The only problem I had with the female figures was that I couldn’t create a solid “hovercraft” skirt for my figures. They had to have skates, so their skirt would have to be made out of “foam”. As it turned out, I would not only need to model the skirts, but also “bloomers” to go underneath them.

Aqua Woman is all rigged up and ready to play

I modelled each of the figures in a separate file, as a Blender “Collection”. This meant that I could import them into the finished model and then use the Library Override feature of Blender to link to the figures rather than have an enormous file that contains everything.

I was very worried about the weight painting of the skirt (this is the technique you employ to ensure that the skirt would move together along with the legs), but it turned out to present no problems whatsoever.

The landscape background that I drew in Inkscape was placed onto a curved plane in Blender—similar in shape to the curved mirror used behind the BBC1 globe symbol. I order to get the lighting realistic I place the model inside a box, again similar to the one used for the NODDY room network symbols.

As always, I apply interlace twitter on the camera by using a F-Curve Sine modifier on the camera’s Z position to give a very slight smooth up and down movement. This changes the pictures from something that looks like film to something that looks like video.

I also used my fake PAL simulation in the Blender compositor. What I do is split the image into its Y, U and V components and then blur the various components by different amounts before recombining them. If you blur the U and V components by more than you blur the Y component then you get a pretty good approximation of PAL.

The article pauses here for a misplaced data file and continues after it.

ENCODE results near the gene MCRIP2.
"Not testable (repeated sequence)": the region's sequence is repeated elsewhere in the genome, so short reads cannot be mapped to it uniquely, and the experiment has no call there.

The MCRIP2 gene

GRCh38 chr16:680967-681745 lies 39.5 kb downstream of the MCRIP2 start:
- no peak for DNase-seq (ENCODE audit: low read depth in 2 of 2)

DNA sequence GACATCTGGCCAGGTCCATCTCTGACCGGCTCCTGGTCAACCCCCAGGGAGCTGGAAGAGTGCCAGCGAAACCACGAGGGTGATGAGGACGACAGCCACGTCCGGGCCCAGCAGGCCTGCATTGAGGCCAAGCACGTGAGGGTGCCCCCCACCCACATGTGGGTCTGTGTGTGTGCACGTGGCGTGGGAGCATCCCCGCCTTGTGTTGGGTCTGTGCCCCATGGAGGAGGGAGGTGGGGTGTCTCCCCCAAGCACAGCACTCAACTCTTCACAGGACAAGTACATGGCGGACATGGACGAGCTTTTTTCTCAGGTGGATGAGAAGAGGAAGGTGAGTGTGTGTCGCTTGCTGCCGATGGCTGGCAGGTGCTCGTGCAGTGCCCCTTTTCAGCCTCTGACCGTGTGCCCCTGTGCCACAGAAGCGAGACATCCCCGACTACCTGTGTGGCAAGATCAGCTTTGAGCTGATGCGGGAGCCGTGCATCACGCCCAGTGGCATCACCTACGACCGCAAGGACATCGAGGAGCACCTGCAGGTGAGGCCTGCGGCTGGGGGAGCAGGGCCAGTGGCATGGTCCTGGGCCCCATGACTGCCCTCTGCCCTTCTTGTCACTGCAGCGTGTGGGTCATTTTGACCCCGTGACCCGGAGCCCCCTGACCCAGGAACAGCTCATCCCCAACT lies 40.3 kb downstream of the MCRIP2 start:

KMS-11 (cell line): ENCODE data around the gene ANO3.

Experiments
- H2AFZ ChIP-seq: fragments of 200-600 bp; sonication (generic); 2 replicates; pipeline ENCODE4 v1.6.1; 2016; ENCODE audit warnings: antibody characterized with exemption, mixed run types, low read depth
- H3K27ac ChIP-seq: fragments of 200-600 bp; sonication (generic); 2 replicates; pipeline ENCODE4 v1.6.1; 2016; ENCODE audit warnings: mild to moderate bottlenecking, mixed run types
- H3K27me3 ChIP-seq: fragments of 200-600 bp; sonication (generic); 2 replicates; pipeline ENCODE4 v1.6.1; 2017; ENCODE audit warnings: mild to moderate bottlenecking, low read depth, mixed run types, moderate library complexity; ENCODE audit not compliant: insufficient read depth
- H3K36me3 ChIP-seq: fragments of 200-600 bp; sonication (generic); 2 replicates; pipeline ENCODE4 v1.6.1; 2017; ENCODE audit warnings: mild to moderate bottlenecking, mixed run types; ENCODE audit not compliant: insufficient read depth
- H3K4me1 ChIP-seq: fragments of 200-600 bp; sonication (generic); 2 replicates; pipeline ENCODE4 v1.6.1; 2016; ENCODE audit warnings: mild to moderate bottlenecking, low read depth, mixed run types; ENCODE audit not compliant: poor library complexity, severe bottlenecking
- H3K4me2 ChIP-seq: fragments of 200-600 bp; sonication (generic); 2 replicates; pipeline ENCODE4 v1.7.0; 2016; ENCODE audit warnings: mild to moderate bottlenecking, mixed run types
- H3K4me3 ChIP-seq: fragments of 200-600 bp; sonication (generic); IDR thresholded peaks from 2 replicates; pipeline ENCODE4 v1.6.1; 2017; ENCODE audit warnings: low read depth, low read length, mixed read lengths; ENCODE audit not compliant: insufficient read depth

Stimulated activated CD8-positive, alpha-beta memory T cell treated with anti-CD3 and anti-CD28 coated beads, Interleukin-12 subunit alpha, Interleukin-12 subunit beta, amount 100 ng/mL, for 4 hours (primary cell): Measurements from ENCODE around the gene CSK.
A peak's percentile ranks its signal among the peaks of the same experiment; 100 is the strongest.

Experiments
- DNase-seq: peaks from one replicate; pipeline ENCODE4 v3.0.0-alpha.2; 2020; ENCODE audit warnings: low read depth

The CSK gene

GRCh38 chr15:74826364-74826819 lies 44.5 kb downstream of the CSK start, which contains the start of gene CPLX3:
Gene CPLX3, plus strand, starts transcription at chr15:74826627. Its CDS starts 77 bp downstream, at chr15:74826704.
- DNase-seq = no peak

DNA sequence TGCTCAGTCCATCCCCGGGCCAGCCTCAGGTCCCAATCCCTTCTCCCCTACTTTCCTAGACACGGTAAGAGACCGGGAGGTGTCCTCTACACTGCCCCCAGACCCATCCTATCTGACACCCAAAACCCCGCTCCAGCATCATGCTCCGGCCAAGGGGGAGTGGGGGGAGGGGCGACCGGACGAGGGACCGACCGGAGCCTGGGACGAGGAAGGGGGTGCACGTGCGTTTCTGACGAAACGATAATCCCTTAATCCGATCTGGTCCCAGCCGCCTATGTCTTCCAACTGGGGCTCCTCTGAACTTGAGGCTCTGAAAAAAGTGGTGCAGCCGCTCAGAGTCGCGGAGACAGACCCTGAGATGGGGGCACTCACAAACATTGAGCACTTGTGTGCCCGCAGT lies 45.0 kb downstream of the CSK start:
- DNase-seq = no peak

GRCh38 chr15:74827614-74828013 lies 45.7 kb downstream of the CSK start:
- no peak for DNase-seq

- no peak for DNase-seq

As usual, I created the animation at 50fps. As I have said before, it’s getting harder and harder to work with interlacing with modern tools, so 50 frames per second is a perfectly good substitute for 50 fields per second to get a video look.

Here’s the finished video I created for David, so you can judge for yourself how well I did:

After completing the video, David sent me a template that was supplied by the company that was printing the Christmas cards for him.

For the card I needed to create a very high quality render, and for this I use Cycles. I only very rarely use the high quality Cycles rendering engine in Blender because on Linux the AMD1 drivers for my graphics card never worked.

For the camera render I also took off the compositing “PAL” effect to get the clearest possible image for the card.

Finished Result

David was kind enough to send me a copy of the card, which I treasure. I must say the company did an excellent job. The colour reproduction was absolutely first class. The reds in particular turned out far better than I thought possible.

David asked me to create a card for him both years since. Unfortunately, my day job meant that I couldn’t be guarantee I had enough time to finish the job so I wasn’t able to do so.

However, I have an idea of what I’d like to do for him next, so I am really hoping that next year I’ll be able to make another card for him.

  1. AMD are, in my personal experience, a rather shitty outfit who are quite happy to sell you an expensive graphics card and then give you crappy, hard to install and broken Linux drivers. Or no drivers at all. I’ll be buying NVidia next time. ↩︎